Egocentric Bias and Doubt in Cognitive Agents

18th International Conference on Autonomous Agents and Multiagent Systems (AAMAS 2019), Montreal, Canada, May 2019 (forthcoming)
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Abstract
Modeling social interactions based on individual behavior has always been an area of interest, but prior literature generally presumes rational behavior. Thus, such models may miss out on capturing the effects of biases humans are susceptible to. This work presents a method to model egocentric bias, the real-life tendency to emphasize one's own opinion heavily when presented with multiple opinions. We use a symmetric distribution, centered at an agent's own opinion, as opposed to the Bounded Confidence (BC) model used in prior work. We consider a game of iterated interactions where an agent cooperates based on its opinion about an opponent. Our model also includes the concept of domain-based self-doubt, which varies as the interaction succeeds or not. An increase in doubt makes an agent reduce its egocentricity in subsequent interactions, thus enabling the agent to learn reactively. The agent system is modeled with factions not having a single leader, to overcome some of the issues associated with leader-follower factions. We find that agents belonging to factions perform better than individual agents. We observe that an intermediate level of egocentricity helps the agent perform at its best, which concurs with conventional wisdom that neither overconfidence nor low self-esteem brings benefits.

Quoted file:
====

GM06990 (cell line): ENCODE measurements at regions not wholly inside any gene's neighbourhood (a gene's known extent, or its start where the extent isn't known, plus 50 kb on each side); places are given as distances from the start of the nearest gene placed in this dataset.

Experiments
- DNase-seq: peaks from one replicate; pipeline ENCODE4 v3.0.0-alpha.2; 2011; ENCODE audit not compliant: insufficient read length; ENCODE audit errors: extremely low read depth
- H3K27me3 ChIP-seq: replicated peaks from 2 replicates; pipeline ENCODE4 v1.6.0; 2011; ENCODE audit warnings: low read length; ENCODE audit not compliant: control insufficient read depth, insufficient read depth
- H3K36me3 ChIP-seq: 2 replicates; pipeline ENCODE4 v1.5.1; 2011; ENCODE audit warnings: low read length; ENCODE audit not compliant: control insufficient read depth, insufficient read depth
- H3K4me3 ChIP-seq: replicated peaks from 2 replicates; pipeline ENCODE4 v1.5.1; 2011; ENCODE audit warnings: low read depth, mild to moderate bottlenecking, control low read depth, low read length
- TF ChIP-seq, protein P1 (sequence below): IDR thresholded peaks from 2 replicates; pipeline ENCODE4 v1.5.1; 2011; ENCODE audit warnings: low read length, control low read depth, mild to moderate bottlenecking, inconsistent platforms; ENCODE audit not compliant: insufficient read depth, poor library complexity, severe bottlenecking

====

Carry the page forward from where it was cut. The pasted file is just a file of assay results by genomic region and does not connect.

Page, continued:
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Archival date: 2019-03-19
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References found in this work BETA
Herding in Humans.Raafat, Ramsey M.; Chater, Nick & Frith, Chris
A Neural Network Framework for Cognitive Bias.Korteling, Johan E.; Brouwer, Anne-Marie & Toet, Alexander
The Ego-Centric Predicament.Perry, Ralph Barton

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